How is being vertically integrated an advantage for Satellogic?
Being vertically integrated allows us to be in control of the full lifecycle of data generation, processing and analysis. It allows us to optimize the use of our resources through distributed computing in-space, and on-earth. It allows us to minimize the cost of deploying a full-stack analytical solution. It also enables applications that are not economically viable otherwise.
How will the new satellites you just launched improve service offerings for agriculture?
Ada and Maryam, the two new satellites we recently launched (both named after renowned female pioneers in mathematics), allow us to increase our data capture capacity and its frequency, which we use for monitoring solutions we offer clients. Our plan is to launch more than 60 additional satellites by the end of 2019 and eventually create a constellation hundreds of satellites strong.
What do you feel is Satellogic's "secret sauce"?
One of our main advantages is our innovative satellite design which allows us to generate high quality high resolution data at a very low cost. This permits us to expand our constellation in a capital-effective manner and provide better solutions to our clients. Also, vertical integration ensures we optimize the use of every resource from data generation to analysis and solution delivery to our clients.
Agriculture is in the midst of a technology revolution, how do you see technology and companies like Satellogic helping to change farming in the next decade?
Farming is going through the “precision ag” revolution for some years now. With data and solutions like ours, we expect the level of accuracy and efficiency in farming to keep improving rapidly. Moreover, new scientific research uncovers novel ways of monitoring crops with new types of data like hyperspectral imagery. With our unique datasets and by partnering with agricultural groups around the world, we expect to be at the center of this process that is turning Farming into a data science.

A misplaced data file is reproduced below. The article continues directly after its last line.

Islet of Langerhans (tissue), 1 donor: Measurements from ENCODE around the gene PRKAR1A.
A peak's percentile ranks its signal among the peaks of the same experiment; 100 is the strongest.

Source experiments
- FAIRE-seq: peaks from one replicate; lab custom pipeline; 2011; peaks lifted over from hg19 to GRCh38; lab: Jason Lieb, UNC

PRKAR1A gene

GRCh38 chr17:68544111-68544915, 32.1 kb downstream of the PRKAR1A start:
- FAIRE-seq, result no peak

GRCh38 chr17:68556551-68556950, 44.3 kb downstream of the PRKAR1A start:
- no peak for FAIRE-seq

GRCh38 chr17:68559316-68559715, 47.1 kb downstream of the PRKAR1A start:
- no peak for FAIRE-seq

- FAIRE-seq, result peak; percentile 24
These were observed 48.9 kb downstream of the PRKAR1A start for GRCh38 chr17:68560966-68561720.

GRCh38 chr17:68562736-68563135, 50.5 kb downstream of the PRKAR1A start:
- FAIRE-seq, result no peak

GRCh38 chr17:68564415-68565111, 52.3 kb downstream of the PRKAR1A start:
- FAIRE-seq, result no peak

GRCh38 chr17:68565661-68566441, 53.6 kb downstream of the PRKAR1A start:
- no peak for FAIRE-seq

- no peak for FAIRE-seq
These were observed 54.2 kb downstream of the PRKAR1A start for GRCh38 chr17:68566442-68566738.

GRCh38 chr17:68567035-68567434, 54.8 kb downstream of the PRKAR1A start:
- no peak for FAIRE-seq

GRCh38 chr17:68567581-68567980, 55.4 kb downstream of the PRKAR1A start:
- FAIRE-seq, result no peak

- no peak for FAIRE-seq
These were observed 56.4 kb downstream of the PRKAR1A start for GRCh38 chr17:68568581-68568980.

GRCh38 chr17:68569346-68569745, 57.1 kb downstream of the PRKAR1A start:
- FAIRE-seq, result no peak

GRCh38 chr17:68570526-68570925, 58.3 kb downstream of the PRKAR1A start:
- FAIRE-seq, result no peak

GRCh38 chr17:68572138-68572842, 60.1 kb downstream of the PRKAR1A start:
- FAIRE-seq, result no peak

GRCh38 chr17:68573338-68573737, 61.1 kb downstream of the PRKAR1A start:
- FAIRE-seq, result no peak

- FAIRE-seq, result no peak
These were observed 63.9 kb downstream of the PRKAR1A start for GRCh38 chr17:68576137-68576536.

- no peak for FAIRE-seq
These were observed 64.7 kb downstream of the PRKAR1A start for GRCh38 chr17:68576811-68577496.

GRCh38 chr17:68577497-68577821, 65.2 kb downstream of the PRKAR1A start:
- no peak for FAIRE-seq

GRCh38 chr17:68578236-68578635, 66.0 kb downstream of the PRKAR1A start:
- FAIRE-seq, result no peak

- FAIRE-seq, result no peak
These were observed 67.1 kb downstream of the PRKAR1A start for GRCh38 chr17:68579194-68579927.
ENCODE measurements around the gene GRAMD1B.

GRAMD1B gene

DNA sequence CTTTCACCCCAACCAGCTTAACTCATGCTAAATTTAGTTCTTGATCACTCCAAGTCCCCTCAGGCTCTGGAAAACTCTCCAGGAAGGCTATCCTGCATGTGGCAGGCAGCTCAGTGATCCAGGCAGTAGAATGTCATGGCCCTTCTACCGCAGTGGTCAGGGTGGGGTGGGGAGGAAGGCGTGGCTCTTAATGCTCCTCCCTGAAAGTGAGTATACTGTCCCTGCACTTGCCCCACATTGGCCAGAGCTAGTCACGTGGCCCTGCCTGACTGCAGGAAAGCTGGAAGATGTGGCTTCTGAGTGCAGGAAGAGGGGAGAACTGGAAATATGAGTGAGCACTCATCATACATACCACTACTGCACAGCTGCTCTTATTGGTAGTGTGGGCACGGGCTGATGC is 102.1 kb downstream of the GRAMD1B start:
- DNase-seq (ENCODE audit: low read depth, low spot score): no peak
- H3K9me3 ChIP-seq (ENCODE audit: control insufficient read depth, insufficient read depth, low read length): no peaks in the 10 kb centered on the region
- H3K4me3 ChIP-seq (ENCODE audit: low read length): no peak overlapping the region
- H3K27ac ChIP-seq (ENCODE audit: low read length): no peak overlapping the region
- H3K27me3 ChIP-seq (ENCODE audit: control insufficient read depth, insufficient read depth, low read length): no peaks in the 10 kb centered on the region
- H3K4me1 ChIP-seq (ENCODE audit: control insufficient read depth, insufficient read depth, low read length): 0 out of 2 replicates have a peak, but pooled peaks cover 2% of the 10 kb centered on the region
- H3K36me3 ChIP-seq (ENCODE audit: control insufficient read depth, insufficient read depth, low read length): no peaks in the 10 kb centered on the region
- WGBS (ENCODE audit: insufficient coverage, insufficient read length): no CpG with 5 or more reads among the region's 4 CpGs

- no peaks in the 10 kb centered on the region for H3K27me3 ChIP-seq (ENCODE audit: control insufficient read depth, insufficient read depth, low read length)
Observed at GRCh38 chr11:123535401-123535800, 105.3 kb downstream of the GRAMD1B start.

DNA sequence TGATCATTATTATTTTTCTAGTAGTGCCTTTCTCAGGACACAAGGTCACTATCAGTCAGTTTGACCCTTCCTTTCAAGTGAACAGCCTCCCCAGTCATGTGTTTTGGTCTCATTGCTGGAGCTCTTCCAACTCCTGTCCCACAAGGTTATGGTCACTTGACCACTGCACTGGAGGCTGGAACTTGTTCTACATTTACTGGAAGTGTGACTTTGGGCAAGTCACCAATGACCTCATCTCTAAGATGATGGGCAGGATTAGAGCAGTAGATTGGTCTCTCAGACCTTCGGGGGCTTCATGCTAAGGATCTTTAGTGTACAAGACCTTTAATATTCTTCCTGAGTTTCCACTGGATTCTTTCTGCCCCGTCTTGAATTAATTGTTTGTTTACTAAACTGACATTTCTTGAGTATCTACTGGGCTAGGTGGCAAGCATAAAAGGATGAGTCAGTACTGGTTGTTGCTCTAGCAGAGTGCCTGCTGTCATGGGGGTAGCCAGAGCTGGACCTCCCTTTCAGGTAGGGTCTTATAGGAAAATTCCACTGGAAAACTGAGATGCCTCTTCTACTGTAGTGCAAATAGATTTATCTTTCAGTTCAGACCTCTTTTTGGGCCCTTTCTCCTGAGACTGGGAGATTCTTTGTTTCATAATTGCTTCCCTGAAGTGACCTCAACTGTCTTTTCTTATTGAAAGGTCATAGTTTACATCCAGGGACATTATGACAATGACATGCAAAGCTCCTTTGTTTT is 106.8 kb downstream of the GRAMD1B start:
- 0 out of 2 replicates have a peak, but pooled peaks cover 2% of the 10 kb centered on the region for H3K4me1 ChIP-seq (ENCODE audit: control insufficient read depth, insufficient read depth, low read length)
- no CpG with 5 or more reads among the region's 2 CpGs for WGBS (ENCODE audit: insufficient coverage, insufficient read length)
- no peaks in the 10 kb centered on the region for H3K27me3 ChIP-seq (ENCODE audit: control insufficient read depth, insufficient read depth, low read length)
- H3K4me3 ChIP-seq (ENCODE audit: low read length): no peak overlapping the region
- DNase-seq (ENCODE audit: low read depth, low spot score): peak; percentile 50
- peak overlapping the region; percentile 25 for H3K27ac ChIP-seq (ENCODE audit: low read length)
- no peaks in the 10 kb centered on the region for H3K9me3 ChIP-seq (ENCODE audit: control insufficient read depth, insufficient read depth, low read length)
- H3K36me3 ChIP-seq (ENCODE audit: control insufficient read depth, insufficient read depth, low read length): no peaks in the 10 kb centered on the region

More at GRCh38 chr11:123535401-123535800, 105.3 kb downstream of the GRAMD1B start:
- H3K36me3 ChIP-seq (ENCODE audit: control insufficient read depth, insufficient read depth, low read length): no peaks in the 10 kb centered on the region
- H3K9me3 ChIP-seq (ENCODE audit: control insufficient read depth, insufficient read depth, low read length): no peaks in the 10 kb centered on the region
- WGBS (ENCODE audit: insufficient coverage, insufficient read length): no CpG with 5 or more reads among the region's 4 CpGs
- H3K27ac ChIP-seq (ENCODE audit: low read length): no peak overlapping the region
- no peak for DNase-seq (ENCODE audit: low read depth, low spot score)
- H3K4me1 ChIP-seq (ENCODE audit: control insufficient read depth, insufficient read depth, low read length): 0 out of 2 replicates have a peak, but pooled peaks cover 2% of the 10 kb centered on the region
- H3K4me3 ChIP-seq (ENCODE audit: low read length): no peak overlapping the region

About Emiliano Kargieman
Emiliano Kargieman, known to his friends as ‘EK’, has spent the last 25 years building some of the industry’s most successful technologies and technology companies. As a founder of Core Security Technologies, he developed the first automated penetration testing software, earning the loyalty of clients such as Apple®, Cisco®, Homeland Security, NSA, NASA, Lockheed Martin®, and DARPA.
As the co-founder and Managing Director of venture capital firm Aconcagua Ventures, EK focused on investing in high-tech startups in Latin America to develop them as global businesses. He was involved in several successful technology startups disrupting both finance and advertising. In the summer of 2010, after serendipitously spending some time at the NASA Ames campus in Mountain View, he started developing the concepts and business plan that would become Satellogic.
Emiliano is 43, studied Number Theory and Philosophy. He is married to Pola, a fiction author who shares his passion for technology. When not thinking about, or building technology, Emiliano enjoys reading, writing, playing chess and other random sports. He is learning to play the trumpet.
The content & opinions in this article are the authorâ€™s and do not necessarily represent the views of AgriTechTomorrow